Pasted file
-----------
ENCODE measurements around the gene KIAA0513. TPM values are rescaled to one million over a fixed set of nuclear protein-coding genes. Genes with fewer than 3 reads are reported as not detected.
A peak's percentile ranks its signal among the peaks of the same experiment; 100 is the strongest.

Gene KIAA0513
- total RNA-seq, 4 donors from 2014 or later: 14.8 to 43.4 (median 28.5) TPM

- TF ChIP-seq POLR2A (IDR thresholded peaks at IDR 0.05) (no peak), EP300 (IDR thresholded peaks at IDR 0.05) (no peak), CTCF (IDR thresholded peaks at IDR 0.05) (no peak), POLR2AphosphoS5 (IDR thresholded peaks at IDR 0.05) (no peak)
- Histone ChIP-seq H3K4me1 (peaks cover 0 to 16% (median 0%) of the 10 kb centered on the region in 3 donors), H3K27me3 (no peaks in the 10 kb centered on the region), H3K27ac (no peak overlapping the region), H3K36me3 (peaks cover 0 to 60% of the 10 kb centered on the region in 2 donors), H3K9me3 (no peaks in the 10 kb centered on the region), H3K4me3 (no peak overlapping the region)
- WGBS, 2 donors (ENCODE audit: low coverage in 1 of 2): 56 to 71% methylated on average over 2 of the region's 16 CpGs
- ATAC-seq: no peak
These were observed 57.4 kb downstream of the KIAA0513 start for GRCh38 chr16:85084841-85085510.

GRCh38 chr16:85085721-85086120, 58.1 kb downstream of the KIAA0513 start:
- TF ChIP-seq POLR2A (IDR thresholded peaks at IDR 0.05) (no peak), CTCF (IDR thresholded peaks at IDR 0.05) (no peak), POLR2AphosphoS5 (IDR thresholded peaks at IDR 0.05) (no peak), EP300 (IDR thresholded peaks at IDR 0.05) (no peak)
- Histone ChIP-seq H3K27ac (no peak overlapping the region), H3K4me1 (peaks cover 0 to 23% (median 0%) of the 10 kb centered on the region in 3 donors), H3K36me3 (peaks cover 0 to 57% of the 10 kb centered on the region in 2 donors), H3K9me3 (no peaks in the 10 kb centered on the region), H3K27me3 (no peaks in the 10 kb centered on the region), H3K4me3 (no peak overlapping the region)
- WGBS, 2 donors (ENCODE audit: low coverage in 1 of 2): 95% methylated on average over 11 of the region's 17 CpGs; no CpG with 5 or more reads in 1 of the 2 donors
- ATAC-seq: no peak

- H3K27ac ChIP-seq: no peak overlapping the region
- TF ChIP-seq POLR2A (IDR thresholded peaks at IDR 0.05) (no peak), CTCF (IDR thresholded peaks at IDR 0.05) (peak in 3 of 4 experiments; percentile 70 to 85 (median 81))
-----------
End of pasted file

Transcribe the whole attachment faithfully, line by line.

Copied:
ENCODE measurements around the gene KIAA0513. TPM values are rescaled to one million over a fixed set of nuclear protein-coding genes. Genes with fewer than 3 reads are reported as not detected.
A peak's percentile ranks its signal among the peaks of the same experiment; 100 is the strongest.

Gene KIAA0513
- total RNA-seq, 4 donors from 2014 or later: 14.8 to 43.4 (median 28.5) TPM

- TF ChIP-seq POLR2A (IDR thresholded peaks at IDR 0.05) (no peak), EP300 (IDR thresholded peaks at IDR 0.05) (no peak), CTCF (IDR thresholded peaks at IDR 0.05) (no peak), POLR2AphosphoS5 (IDR thresholded peaks at IDR 0.05) (no peak)
- Histone ChIP-seq H3K4me1 (peaks cover 0 to 16% (median 0%) of the 10 kb centered on the region in 3 donors), H3K27me3 (no peaks in the 10 kb centered on the region), H3K27ac (no peak overlapping the region), H3K36me3 (peaks cover 0 to 60% of the 10 kb centered on the region in 2 donors), H3K9me3 (no peaks in the 10 kb centered on the region), H3K4me3 (no peak overlapping the region)
- WGBS, 2 donors (ENCODE audit: low coverage in 1 of 2): 56 to 71% methylated on average over 2 of the region's 16 CpGs
- ATAC-seq: no peak
These were observed 57.4 kb downstream of the KIAA0513 start for GRCh38 chr16:85084841-85085510.

GRCh38 chr16:85085721-85086120, 58.1 kb downstream of the KIAA0513 start:
- TF ChIP-seq POLR2A (IDR thresholded peaks at IDR 0.05) (no peak), CTCF (IDR thresholded peaks at IDR 0.05) (no peak), POLR2AphosphoS5 (IDR thresholded peaks at IDR 0.05) (no peak), EP300 (IDR thresholded peaks at IDR 0.05) (no peak)
- Histone ChIP-seq H3K27ac (no peak overlapping the region), H3K4me1 (peaks cover 0 to 23% (median 0%) of the 10 kb centered on the region in 3 donors), H3K36me3 (peaks cover 0 to 57% of the 10 kb centered on the region in 2 donors), H3K9me3 (no peaks in the 10 kb centered on the region), H3K27me3 (no peaks in the 10 kb centered on the region), H3K4me3 (no peak overlapping the region)
- WGBS, 2 donors (ENCODE audit: low coverage in 1 of 2): 95% methylated on average over 11 of the region's 17 CpGs; no CpG with 5 or more reads in 1 of the 2 donors
- ATAC-seq: no peak

- H3K27ac ChIP-seq: no peak overlapping the region
- TF ChIP-seq POLR2A (IDR thresholded peaks at IDR 0.05) (no peak), CTCF (IDR thresholded peaks at IDR 0.05) (peak in 3 of 4 experiments; percentile 70 to 85 (median 81))